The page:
Article

Cavalry since 1500

Mark Gerges

in Military History

ISBN: 9780199791279
Published online February 2012 | | DOI: http://dx.doi.org/10.1093/obo/9780199791279-0028
Cavalry since 1500

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  • First World War
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Cavalry, one of the three principal combat branches, has long been known as “the combat arm of decision.” This view, of a horse-mounted cavalry soldier delivering a charge at a gallop and turning a battlefield victory into a rout, is the idealized view of supporters. The role of cavalry, and whether it could continue to play a role on a battlefield dominated by firearms, has been the central debate since the 16th century. After cavalry forces lost their unquestioned battlefield dominance during the medieval period, the next four centuries witnessed a reevaluation and readjustment of their role. Others refused to admit to these changes, arguing for an unaltered role. The heyday of the mounted arm’s effectiveness came during the Napoleonic era (1799–1815), when a general equality among the various branches allowed cavalry its last true measure of shock effect as its principal mission. Throughout the 19th and early 20th centuries, the successive improvements in firearms technology threatened cavalry’s continued relevance on the battlefield. This professional debate climaxed in the period prior to World War I, as the most powerful nations discussed the experiences of the Boer War and Russo-Japanese War. World War I witnessed limited use of cavalry in the major theater, but large-scale use of horse cavalry in secondary theaters provided evidence for the supporters of animal-powered cavalry. World War II was the final large-scale use of horse cavalry, but this was due more to necessity than to continued relevance on the battlefield. As a field, the study of cavalry has been looked at by two camps of writers—one looking at the flashing swords and tales of glory, and the other looking at the arm as an adjunct to the major armies. Few scholarly works discuss cavalry across the breath of the period or how cavalry dealt with the issues of modernization or societal change. Recently, the historical community has reawakened to the debates concerning the proper role and missions of cavalry. Beginning in the early 1990s, the examination of the phenomenon of military revolutions and reemergence of disciplined infantry as the dominant arm on the battlefield has led to a number of works looking into the changes this caused in the cavalry, not only in its role on the battlefield but also as the purview of society’s elites.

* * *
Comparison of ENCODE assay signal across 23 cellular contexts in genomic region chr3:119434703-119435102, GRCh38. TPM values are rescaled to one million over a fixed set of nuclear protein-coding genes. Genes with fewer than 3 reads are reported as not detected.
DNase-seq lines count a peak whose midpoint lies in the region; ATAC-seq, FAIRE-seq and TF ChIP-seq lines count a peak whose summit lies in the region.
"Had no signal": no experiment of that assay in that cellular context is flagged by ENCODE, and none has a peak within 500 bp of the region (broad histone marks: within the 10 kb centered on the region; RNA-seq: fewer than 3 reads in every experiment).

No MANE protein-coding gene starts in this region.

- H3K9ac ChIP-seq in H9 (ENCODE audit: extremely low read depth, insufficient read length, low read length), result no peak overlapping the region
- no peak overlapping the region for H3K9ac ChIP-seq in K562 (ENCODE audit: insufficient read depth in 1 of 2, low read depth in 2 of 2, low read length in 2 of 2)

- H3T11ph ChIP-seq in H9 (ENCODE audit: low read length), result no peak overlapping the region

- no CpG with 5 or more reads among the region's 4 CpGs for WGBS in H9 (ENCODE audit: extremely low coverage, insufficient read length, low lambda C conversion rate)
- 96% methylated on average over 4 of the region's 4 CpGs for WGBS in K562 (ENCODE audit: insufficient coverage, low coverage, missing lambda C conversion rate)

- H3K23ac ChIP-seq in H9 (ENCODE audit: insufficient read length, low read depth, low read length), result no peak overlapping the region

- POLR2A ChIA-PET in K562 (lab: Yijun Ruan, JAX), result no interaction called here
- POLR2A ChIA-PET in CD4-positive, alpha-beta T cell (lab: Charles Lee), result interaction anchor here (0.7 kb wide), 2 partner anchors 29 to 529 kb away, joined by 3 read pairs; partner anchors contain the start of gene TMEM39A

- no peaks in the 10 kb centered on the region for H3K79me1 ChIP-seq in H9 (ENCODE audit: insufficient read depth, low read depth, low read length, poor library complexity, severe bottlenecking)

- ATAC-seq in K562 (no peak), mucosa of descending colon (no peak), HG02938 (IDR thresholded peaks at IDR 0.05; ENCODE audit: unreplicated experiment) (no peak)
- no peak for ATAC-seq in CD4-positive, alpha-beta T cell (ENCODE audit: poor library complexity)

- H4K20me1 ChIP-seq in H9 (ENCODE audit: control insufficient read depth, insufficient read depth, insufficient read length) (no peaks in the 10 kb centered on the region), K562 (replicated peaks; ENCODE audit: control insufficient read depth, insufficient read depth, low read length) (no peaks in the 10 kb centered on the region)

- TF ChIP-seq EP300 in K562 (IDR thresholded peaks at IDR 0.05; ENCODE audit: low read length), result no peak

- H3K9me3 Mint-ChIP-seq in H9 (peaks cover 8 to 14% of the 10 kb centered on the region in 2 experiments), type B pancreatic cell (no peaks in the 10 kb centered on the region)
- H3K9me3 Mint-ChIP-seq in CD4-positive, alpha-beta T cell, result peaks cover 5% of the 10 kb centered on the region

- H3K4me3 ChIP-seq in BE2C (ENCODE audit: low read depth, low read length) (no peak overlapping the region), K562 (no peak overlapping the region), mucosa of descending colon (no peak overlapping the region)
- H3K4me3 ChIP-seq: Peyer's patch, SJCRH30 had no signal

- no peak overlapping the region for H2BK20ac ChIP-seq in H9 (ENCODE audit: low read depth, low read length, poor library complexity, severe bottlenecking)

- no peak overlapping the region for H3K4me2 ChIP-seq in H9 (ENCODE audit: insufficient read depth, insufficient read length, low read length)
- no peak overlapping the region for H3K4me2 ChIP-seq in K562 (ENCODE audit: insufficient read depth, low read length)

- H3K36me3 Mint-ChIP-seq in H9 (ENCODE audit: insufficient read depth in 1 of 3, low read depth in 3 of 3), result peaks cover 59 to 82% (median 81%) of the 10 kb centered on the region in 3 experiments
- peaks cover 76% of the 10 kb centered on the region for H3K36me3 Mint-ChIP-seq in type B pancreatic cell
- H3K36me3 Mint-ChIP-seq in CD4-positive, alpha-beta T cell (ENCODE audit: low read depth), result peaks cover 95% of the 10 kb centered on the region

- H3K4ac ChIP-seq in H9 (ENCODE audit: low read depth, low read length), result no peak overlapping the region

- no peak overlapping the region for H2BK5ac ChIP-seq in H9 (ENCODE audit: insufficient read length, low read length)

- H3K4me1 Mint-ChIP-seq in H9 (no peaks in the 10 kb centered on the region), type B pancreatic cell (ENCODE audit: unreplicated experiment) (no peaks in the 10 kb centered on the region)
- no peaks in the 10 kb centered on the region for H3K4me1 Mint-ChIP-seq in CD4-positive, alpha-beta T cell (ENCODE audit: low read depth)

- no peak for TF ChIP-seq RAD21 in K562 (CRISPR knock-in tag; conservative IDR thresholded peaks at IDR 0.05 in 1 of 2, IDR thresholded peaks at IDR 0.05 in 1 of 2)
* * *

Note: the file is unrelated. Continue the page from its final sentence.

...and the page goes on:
Article.  9819 words. 

Subjects: Military History ; Pre-20th Century Warfare ; First World War ; Second World War ; Post-WW2 Military History

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